Next to the Christmas tree in a 1792 sea chest which Heinrich Timmermann brought over from Germany when he came to Texas in 1848 at the age of 19. "He landed in Indianola and caught a wagon train and ended up picking cotton on a slave farm," Wanda, one of the family historians, says, "Our grandfather soon became on overseer on the farm and was sent to buy slaves. He became outraged at a sale which would have split a Negro family, and against orders bought the entire family. He was eventually discharged."
When I first arrived at the Timmermanns, I found it difficult to match the seven names with the seven sisters. They were dressed identically and most had snow-white hair. At first I found myself looking for slight differences in their dress. (Wanda wore white shoes. Melitta wore black shoes. Meta wore a holly corsage in her hair.) But after spending the afternoon, I became more and more aware of how distinct and individual is each of the seven components of this collective referred to as "the Timmermann sisters." I asked Wanda what distinguished her sisters from one another.
"We all show our individuality. Tekla is the oldest and always took care of our clothes. Today she makes sure we have enough bread in the house. Hulda, I remember, would always comb my hair and pull up my socks and make sure my shoes were tied. She's the tidy one in the bunch. She's always warmhearted and does the laundry. Though we prefer sundried clothes, we're anxious to get a dryer so Hulda doesn't have to walk out to the line.We've also wanted to buy ceiling fans to stay cool in the hot weather. but because we're so functional -- we know that on sunny days we can sit under a shady tree, but on rainy days we can't dry our clothes. so we'll buy the dryer before the ceiling fan."
Returning to the description of her sisters, Wanda says: "Stella works faster than anyone else. We always said if she were running the world, she could do it with one hand and have her other hand free for other things. Melitta, we call her out public relations gal. She does a lot of talking. She keeps the Freezers in order and cuts all our hair. She's the family barber. She also does a lot of the writing for our newspaper column." "Along the Geronimo Creek," a sort of rural "Talk of the Town," appears in two local newspapers every week.
"Meta, she's the little one. She feeds the cattle. She knows where everything is, from a deck of cards to fruit jars and last year's sweaters. She's the family detective and has a great sense of humor. She's also our cook. She can shake a sleeve and out comes a beautiful lunch when we didn't think we had any food in the house. She also washes the dishes so Tekla can dry them. For a year or more now we haven't used the diswasher so Tekla will have something to do and feel needed. This is the secret of healing.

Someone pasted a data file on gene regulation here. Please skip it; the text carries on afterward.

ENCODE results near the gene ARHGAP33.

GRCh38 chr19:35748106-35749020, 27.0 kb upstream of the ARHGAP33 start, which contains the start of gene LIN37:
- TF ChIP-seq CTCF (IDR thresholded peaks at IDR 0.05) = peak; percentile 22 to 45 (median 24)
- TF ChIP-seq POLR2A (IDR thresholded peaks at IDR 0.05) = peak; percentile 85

"Willie Mae, she's the artist. I've never heard any criticism about her work." For 20 years, the Tammermann sisters ran a florist shop out of their house, but were forced to close down last year because they couldn't afford the gasoline to make home deliveries. "No, I take that back. She once made a wedding bouquet, which the bride loved but the mother thought it needed more leaves."
The other sisters call Wanda "the executive," but the most she would say about herself after bragging on her sisters was, "I suppose I'm a jack-of-all-trades."
Wanda, normally responsible for taking care of visiting reporters, offered me a tour of the house. First we ducked into a downstairs closet with seven white coats, seven red coats, and seven blue shawls. Each hanger was color-coded with distinguishing ribbons (red, orchid, black, gold, brown, blue, and green). We proceeded upstairs to their "dormitory" of seven single beds set in a "T" formation. As one might expect to find in a girls' dormitory, there is a wall of movie-star memorabilia and autographs.
I followed Wanda downstairs and back through the kitchen to the pantry to their four freezers stuffed with enough food to last until next Christmas. "We freeze everything but the squeal of the pig."
Returning to the kitchen, we pass through a new room under construction. "We're putting in a guest room and bathroom back here," she comments. "most people our age sit back and relax. We're always looking for new projects to take on. that's what gives us our spunk." It is the end of our tour, and finally, back into the kitchen Wanda checks with her six sisters camped around the televi sion: "Anybody know the score?"